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Tech Lesson (Audio) Protest Songs Vietnam

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    Tech Lesson (Audio)   Protest Songs Vietnam Tech Lesson (Audio) Protest Songs Vietnam Document Transcript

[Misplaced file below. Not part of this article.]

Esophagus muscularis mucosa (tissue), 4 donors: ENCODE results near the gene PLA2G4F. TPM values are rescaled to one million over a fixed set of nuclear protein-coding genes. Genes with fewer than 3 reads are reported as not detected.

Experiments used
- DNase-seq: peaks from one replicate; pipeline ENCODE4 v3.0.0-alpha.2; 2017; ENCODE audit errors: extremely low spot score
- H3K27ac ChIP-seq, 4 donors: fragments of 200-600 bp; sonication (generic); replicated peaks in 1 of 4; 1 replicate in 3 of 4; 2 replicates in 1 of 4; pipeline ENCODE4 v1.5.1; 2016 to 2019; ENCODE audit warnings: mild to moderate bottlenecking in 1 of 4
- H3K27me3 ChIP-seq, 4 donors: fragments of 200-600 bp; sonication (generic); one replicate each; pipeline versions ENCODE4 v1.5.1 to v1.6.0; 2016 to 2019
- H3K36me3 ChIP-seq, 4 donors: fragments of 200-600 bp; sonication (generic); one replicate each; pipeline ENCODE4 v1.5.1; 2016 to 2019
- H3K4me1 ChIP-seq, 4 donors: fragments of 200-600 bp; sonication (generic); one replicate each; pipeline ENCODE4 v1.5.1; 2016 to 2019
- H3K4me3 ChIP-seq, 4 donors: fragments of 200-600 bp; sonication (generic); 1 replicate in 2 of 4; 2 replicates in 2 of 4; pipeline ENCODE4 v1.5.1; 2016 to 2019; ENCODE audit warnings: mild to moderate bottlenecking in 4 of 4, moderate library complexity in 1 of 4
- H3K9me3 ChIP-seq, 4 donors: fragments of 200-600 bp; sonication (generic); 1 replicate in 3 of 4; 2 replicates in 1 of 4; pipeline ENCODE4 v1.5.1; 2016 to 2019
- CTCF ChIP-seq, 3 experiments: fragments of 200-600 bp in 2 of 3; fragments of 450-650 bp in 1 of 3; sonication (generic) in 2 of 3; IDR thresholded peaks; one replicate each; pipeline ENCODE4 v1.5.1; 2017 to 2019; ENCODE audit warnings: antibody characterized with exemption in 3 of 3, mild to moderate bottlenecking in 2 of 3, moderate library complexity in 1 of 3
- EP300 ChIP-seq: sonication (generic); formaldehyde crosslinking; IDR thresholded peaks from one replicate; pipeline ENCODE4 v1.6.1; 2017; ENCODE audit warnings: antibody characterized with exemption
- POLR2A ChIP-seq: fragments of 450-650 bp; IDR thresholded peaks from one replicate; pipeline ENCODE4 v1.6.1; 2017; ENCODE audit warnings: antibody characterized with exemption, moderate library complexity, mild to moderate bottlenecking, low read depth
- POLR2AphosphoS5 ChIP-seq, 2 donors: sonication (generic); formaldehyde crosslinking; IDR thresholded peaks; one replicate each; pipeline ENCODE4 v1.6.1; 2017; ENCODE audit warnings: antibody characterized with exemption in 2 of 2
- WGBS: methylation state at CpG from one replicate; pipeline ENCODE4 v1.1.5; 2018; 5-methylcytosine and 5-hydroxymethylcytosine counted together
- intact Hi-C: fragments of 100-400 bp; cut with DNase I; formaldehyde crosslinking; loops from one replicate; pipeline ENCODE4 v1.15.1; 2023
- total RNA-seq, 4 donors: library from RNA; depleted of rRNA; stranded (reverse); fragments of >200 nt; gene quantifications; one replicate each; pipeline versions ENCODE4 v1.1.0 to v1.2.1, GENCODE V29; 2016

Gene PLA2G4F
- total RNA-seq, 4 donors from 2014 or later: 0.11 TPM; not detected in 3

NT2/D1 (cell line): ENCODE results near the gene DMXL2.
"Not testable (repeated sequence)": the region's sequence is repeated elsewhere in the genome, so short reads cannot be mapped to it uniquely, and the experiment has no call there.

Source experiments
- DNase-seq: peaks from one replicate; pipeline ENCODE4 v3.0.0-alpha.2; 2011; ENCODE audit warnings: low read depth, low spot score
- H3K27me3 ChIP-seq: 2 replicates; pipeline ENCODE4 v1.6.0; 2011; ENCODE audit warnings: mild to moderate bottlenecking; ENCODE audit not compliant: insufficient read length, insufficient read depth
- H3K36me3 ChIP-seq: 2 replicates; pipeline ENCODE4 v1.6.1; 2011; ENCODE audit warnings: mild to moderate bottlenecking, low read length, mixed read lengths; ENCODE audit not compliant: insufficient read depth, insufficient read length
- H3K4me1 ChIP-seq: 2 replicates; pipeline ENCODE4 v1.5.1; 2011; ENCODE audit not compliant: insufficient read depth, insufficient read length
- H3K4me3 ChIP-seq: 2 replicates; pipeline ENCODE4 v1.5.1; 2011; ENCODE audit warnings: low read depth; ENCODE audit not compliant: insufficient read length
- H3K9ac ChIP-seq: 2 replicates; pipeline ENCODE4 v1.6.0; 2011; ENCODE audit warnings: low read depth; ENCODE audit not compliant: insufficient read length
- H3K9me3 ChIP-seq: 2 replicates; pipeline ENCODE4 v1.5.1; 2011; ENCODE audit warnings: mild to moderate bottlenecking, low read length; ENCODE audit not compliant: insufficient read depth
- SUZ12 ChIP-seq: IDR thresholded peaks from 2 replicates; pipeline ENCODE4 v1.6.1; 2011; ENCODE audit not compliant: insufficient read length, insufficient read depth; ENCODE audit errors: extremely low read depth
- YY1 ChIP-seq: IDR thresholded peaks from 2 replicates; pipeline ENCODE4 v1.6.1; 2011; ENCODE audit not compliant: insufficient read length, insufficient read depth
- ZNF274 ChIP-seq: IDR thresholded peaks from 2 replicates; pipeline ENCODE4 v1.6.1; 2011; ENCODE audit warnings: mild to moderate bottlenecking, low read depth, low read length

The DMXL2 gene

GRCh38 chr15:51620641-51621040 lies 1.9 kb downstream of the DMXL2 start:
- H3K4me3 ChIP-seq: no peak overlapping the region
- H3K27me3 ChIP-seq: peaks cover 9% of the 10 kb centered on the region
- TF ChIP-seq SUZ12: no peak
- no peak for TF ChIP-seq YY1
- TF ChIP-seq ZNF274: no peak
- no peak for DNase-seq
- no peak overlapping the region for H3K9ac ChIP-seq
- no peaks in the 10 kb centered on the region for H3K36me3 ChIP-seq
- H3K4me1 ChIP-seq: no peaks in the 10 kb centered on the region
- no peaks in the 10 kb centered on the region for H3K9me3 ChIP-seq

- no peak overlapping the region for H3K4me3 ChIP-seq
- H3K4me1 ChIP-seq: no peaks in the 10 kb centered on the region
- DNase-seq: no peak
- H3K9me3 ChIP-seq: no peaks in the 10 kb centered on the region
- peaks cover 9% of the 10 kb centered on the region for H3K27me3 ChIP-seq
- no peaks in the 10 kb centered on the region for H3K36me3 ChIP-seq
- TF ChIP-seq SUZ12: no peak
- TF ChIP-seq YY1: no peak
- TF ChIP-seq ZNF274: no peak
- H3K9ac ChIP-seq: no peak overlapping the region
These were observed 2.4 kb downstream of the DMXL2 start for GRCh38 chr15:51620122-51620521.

• Vietnam & Cold War Lesson Plan Using Protest Songs (Audio) Teacher Name: Shelby L. Carbaugh Lesson Title: The Vietnam War: Viewed from Popular Music of the Era Target Grade/Subject: 11th Grade / Virginia & U.S. History Students in this class represent a diverse group of ethnic backgrounds, but socio-economically a majority are middle class. This lesson is designed for the College-Prep level classroom and all students have demonstrated proficiency in Internet-based research and have a working knowledge of creating PowerPoint presentations, and all possess a county-issued iBook. In all there are a total of 31 students, six of which have IEP's and two English-learners Length: 2-3 class periods VA SOL: VUS13.b The student will demonstrate knowledge of United States foreign policy since World War II by b) explaining the origins of the Cold War, and describing the Truman Doctrine and the policy of containment of communism, the American role of wars in Korea and Vietnam, and the role of the North Atlantic Treaty Organization (NATO) in Europe; Essential Questions: 1. What was the impact of the Vietnam War on Americans at home? 2. What was the impact of the Vietnam War and the hostilities at home for the soldier fighting in Vietnam? Objectives: • Develop an understanding of the controversial nature of the Vietnam War. • Identify various points of view about the U.S. involvement in the Vietnam War. • Discover several social themes present in much of the popular music of the period. • Recognize propaganda devices at work in specific song lyrics of the time. Tools and Resources • “The Americans” textbook (Chapter 30) • iBooks Preparation Technology/Classroom Arrangement and Management Strategies: • Students will be allowed time in class and during Panther time to access the Internet to conduct research and design PowerPoint presentations. Prerequisite technology skills needed by students: • Basic working knowledge of the Internet and word processing skills. • Basic editing skills in using PowerPoint and ability to embed protest songs within presentation. Lesson Development Focus and Review of previous work/knowledge: The students and teacher will engage in a class discussion as review of the meaning and foundations of The Cold War as it was essentially a competition between two very different ways of organizing